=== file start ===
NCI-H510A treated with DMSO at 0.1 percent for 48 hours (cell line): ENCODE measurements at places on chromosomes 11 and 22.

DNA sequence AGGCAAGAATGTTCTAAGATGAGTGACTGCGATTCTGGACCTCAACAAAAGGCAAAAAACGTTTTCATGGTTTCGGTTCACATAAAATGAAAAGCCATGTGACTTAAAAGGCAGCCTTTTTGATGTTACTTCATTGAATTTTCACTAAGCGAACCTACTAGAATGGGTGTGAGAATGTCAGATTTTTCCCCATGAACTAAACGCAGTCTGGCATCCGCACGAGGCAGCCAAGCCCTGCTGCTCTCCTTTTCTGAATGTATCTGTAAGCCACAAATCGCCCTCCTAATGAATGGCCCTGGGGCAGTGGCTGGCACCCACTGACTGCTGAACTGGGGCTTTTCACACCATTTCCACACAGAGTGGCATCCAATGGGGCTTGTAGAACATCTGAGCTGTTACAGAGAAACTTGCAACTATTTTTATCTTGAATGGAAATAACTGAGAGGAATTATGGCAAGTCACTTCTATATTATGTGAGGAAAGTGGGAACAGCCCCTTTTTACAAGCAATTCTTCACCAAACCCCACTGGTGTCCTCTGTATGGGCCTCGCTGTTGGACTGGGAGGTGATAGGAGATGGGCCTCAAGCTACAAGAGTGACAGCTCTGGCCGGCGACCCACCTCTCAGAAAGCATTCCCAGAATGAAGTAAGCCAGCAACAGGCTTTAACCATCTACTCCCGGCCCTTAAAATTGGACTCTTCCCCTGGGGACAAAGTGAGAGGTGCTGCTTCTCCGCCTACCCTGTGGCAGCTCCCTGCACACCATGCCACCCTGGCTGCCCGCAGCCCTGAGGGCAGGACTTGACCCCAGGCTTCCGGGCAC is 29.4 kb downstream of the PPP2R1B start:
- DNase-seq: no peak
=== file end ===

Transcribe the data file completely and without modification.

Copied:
NCI-H510A treated with DMSO at 0.1 percent for 48 hours (cell line): ENCODE measurements at places on chromosomes 11 and 22.

DNA sequence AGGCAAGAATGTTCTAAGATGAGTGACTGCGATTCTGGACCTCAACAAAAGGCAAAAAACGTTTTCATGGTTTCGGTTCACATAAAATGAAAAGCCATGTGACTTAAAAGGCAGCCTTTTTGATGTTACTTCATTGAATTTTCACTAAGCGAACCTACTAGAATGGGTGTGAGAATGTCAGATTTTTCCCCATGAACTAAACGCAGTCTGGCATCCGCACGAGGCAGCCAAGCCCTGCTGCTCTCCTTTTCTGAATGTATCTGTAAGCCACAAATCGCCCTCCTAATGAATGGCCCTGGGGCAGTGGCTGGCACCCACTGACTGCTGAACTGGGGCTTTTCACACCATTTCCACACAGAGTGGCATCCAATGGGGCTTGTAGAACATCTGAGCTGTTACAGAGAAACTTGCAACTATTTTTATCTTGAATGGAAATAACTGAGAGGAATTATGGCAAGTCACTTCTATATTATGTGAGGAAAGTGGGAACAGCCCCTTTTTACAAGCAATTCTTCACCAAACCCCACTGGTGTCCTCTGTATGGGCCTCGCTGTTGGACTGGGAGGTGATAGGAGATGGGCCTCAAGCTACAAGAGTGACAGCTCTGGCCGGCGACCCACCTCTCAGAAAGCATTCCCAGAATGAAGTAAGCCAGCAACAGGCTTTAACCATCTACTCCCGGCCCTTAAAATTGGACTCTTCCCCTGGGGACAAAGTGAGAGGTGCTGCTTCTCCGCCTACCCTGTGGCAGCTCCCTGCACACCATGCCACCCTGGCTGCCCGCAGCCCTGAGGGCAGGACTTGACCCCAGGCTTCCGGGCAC is 29.4 kb downstream of the PPP2R1B start:
- DNase-seq: no peak